1. Ad networks
These are services like AdSense and Chitika but also smaller or more local ones like NuffNang (which operates out of Australia and Asia). They can probably fit in some of the other categories as well, as they use different models to deliver their ads.
This is where you sell space for an ad and get paid based upon how many times it loads. Usually you get paid per 1000 impressions of the ad. The rate varies a lot, depending upon topic. There are lots of very low, “remnant” ad networks out there that pay you a pittance per impression, but if you have a higher value niche you can get better money. I’ve been paid up to $40 per 1000 impressions.
3. Cost Per Acquisition (CPA)
These ads pay out only when someone takes some kind of action after clicking the ad. The action might be a sale but could also be them signing up for a service, leaving an email address, etc.
4. Cost Per Click (CPC)
This is what AdSense used to be: every time someone clicked your ad, you’d get a certain amount. Now AdSense do a combination of CPC and CPM ads—they mix them in.
This is what I do on ProBlogger. I sell ad spots on a month-by-month basis to sponsors for a fixed amount per month.
6. Text links
When you sell a text link on your site, the person buying the link is usually doing it for search engine ranking purposes. As a result, Google frowns on these and you could be risking your own search rankings by doing it. I don’t do this, as I see it as a little too risky, but some bloggers still do. Proceed with caution.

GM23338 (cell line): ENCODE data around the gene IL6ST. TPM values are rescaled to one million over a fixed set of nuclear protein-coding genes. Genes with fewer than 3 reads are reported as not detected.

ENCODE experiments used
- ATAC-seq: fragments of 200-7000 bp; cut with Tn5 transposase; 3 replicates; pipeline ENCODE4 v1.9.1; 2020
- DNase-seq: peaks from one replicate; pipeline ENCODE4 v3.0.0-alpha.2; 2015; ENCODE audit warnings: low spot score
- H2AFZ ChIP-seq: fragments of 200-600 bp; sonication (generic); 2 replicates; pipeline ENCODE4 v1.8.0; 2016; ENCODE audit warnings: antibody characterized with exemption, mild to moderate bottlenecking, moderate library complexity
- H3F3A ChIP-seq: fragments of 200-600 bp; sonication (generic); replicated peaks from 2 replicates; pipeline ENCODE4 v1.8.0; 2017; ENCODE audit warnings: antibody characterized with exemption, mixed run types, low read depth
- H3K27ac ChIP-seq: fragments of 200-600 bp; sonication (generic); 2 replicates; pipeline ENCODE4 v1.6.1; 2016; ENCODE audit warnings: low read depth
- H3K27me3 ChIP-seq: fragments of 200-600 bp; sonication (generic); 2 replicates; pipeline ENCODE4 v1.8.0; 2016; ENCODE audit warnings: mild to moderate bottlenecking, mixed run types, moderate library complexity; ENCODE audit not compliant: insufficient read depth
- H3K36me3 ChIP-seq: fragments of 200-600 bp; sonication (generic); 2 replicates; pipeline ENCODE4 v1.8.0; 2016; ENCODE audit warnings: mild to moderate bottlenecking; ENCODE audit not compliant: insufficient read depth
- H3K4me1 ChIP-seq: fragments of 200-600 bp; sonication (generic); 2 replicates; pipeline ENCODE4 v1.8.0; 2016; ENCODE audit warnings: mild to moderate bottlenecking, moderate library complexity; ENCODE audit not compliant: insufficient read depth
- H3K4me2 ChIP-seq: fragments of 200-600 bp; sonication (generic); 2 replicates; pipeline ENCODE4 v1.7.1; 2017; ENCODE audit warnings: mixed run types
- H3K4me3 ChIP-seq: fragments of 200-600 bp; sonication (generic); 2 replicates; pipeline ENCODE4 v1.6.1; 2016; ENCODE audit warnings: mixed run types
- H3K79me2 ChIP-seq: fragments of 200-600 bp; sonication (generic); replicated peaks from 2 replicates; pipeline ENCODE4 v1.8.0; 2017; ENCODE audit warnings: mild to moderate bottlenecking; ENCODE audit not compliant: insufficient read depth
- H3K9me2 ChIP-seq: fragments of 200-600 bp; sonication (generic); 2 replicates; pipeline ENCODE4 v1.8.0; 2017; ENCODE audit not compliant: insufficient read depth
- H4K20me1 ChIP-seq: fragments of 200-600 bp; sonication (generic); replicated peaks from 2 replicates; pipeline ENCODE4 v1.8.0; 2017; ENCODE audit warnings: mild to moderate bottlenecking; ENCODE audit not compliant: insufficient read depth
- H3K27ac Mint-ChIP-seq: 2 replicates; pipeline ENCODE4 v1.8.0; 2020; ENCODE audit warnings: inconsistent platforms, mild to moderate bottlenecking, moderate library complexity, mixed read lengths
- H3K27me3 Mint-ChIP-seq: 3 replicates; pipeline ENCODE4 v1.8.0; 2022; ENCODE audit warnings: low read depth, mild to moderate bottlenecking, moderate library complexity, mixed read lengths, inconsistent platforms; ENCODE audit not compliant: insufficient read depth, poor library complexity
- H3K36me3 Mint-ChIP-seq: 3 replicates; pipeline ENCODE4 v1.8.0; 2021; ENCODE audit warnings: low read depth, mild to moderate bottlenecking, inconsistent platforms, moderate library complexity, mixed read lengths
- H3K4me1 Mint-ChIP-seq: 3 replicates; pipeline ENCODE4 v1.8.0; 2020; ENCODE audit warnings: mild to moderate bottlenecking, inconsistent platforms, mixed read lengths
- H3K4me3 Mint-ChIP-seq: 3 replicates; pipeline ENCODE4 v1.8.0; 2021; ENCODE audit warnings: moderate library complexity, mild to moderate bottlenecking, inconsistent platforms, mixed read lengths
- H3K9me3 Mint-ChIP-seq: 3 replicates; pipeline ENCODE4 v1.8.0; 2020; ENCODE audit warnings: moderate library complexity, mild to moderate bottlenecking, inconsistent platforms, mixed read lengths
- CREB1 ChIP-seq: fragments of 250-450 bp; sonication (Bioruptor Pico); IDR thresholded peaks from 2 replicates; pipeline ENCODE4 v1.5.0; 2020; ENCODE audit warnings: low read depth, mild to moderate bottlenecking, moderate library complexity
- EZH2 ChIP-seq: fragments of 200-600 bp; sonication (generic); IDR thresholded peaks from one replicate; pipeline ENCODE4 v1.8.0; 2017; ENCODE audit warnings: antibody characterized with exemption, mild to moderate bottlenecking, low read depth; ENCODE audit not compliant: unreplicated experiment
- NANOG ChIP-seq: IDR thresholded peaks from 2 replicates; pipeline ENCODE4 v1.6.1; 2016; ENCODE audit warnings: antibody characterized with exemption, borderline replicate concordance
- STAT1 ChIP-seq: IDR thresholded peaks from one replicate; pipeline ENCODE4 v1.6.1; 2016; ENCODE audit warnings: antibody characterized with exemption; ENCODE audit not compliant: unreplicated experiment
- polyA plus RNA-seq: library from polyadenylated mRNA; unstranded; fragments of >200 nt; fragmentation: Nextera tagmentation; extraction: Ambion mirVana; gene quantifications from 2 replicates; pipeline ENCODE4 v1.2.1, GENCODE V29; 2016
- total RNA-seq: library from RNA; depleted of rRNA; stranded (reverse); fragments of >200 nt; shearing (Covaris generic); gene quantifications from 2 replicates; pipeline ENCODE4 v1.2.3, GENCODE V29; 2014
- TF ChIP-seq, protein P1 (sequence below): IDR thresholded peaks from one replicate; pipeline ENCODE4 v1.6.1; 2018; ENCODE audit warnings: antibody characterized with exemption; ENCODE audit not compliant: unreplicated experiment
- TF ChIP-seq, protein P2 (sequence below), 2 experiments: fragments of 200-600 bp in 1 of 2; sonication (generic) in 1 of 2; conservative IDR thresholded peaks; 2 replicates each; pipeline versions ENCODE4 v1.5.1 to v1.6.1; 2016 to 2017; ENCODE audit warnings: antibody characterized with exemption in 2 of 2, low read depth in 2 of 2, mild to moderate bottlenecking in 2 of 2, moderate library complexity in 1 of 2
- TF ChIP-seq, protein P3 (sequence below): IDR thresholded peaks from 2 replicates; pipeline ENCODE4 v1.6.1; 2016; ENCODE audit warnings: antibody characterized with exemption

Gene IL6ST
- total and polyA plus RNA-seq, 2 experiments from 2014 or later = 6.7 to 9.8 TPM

7. Pay per post
Also known as sponsored posts (advertorials), this is where you’re paid to review a product or to promote it in a post. Bloggers have varied ethical stances on this. Generally these days you are required to disclose that you’re being paid for the post.
8. Job board/classifieds
If you operate in a niche where people are buying and selling products or there are jobs that people want to advertise this can be a nice source of income. You need to be able to attract both advertisers and those they want to see the ads to make it work, though—so you need traffic and profile.
9. Newsletter advertising
This is a growing area for me. Some advertisers love to have their brand included in emails that you send to readers. We find bundling some onsite sponsorship banner ads with inclusions in our newsletter is a good way to sell space to advertisers.
Some ad networks (like AdSense) have ways of doing this but you can also sell sponsorships in your RSS feed directly. We use a WordPress plugin called RSS Footer to add an advertisement in the RSS feed of ProBlogger.
Here are a few more ideas that I should add to the mindmap…
Ad networks like Kontera offer these, and I think Chitika and a few others do, too. They are ads that appear in your posts, turning certain keywords into little ads (they usually change the color of the word and/or underline it to make it look like a link). When someone hovers over the word a little ad pops up with a description of a product that they can buy. Some bloggers find these ads convert well, but others find them intrusive.
12. Video advertising
If you publish videos, you might be interested in Youtube’s integration with AdSense, which allows you to earn money from ads that appear in your videos.
13. Image ads
Yesterday +Scott Fitzgerald alerted me to ImageSpace Media, who have a system that adds advertisements into your images. These are similar to the ads you might see in Youtube videos that pop up and that can be minimized.